Push Less and Trust More: The Stress-Free Path to Your Goals

5 Things to Remember When You’re Stuck and Desperate for a Change

I am at a huge transition point in my life at the moment – it is scary but deep down inside I know I will be fine. Apart from trying to lose attachment to any form of outcome, what has helped me immensely is regular practise of TRE (Tension and Trauma Release Exercises).  TRE has given me a greater sense of calm and inner peace, increased emotional resilience, less anxiety and worry, I feel more grounded and have a stronger spiritual connection.

For anyone who feels stuck and does not have a real sense of how to take the next step forward, Marc Chernoff gives some reminders to help you along on your journey of change – 5 Things to Remember When You’re Stuck and Desperate for a Change.

 

 

 

Be Gentle with Fear

BE GENTLE WITH FEAR
Be gentle with fear. It is a child of the unknown. It has travelled light years to find you.
Do not be afraid to feel it fully. It will not harm you. Let it come closer, let it penetrate you if it must.
Feel its aliveness, its pounding heart, its vibrations and tingles in the body. Until there is no division between ‘self’ and ‘fear’. Until you cannot call it ‘fear’ at all. Until there is only life, raw and immediate, and nameless, and benevolent.
Fear is a breaking open into the unknown, a shattering of certainties. It is the forging of a new path into the vastness of night. It is the thrill of being awake.
Fear reminds you that you live on the edge of mystery. That you drink from the fountain of possibility. That your being is vast. That only the false can die.
Do not push your fear away, or label it ‘negative’ or ‘unspiritual’. Do not pretend it is not there. Do not rush to delete it, or transform it, or even heal it. It is not an enemy, and not a mistake. It holds great intelligence and healing power. It is ancient and wise. Bow before it.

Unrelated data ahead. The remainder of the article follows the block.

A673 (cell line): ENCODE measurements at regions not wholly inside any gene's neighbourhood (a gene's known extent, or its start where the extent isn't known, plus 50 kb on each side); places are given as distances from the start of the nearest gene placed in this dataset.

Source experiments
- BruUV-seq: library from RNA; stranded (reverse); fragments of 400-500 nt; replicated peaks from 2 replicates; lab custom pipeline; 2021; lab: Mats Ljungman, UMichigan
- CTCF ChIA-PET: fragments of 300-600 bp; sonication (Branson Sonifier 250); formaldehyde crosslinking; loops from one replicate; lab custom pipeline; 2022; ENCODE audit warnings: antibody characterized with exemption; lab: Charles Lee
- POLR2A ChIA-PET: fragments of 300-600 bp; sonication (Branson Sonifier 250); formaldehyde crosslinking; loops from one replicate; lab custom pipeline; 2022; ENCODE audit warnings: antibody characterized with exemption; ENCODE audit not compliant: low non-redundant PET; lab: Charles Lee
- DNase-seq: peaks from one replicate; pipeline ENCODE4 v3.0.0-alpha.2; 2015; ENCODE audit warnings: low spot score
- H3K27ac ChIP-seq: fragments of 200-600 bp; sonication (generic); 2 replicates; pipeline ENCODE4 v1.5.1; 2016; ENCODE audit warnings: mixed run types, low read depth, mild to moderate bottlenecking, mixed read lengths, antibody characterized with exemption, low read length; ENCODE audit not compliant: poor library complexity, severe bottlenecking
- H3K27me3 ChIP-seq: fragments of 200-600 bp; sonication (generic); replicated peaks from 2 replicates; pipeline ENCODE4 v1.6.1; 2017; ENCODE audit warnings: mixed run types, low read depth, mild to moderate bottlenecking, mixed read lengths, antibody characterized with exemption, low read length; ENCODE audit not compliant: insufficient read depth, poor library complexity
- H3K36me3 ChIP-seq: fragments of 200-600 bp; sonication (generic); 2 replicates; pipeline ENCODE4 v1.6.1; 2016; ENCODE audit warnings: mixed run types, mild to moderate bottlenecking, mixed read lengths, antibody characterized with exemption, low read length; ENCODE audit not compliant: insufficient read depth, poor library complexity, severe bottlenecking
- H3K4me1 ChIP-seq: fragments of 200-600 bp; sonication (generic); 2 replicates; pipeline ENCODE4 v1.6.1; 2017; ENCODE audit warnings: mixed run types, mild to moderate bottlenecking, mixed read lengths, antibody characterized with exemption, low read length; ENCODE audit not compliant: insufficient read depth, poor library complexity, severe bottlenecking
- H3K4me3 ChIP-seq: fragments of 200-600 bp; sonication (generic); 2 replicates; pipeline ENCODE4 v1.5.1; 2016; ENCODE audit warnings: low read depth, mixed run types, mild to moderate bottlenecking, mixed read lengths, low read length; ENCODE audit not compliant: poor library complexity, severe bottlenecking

Let fear be fear, fully itself. But do not be afraid. Let the body shake, let the heart quake. And know that you are present. And opening, and opening.
Let fear, so misunderstood, come to rest in your vast heart. Let it walk with you. When it feels unwanted, hold it close.
Standing on the threshold, you take those first steps into the void.
You are shaking but you are so damn alive.

– Jeff Foster

Enneagram

I have just been on a 4 day training course on the Integrative Enneagram Questionnaire (IEQ).  The Enneagram is a sense making map that describes the nine fundamental personality types of human nature and their complex interrelationships. With the IEQ you are able to pinpoint your Enneagram type and this can be used in your development journey and pursuit of goals. The Enneagram leaves room for the uniqueness of every individual and helps you to evolve into the best version of yourself. The Enneagram shows you how small you have made your own box and how to get out of it.

Each personality type represents a worldview that resonates with the way in which people think, feel and act and how they stand in relation to the world, others and themselves. The Enneagram will help you understand what drives your own unconscious behaviour, and will give you greater awareness of your motivations for certain habitual responses. We have the qualities of all nine types in us but one of them affects us more than the others.

For more detailed information on the nine Enneagram personalities read this long but informative article by Shira Atkins.

Please contact me if you would like to book an Enneagram assessment and coaching session.

 

 

What it means to ‘Hold Space’

What does it mean to hold space for someone else? It means that we are willing to walk alongside another person in whatever journey they’re on without judging them, making them feel inadequate, trying to fix them, or trying to impact the outcome. When we hold space for other people, we open our hearts, offer unconditional support, and let go of judgement and control.

In her article, Heather Plett gives eight tips on how to ‘hold space’ well. Holding Space is something that all of us can do for each other – for our partners, parents, children, friends, neighbours and even strangers. All of us need to know that there are people in our life with whom we can be vulnerable and weak without fear of being judged.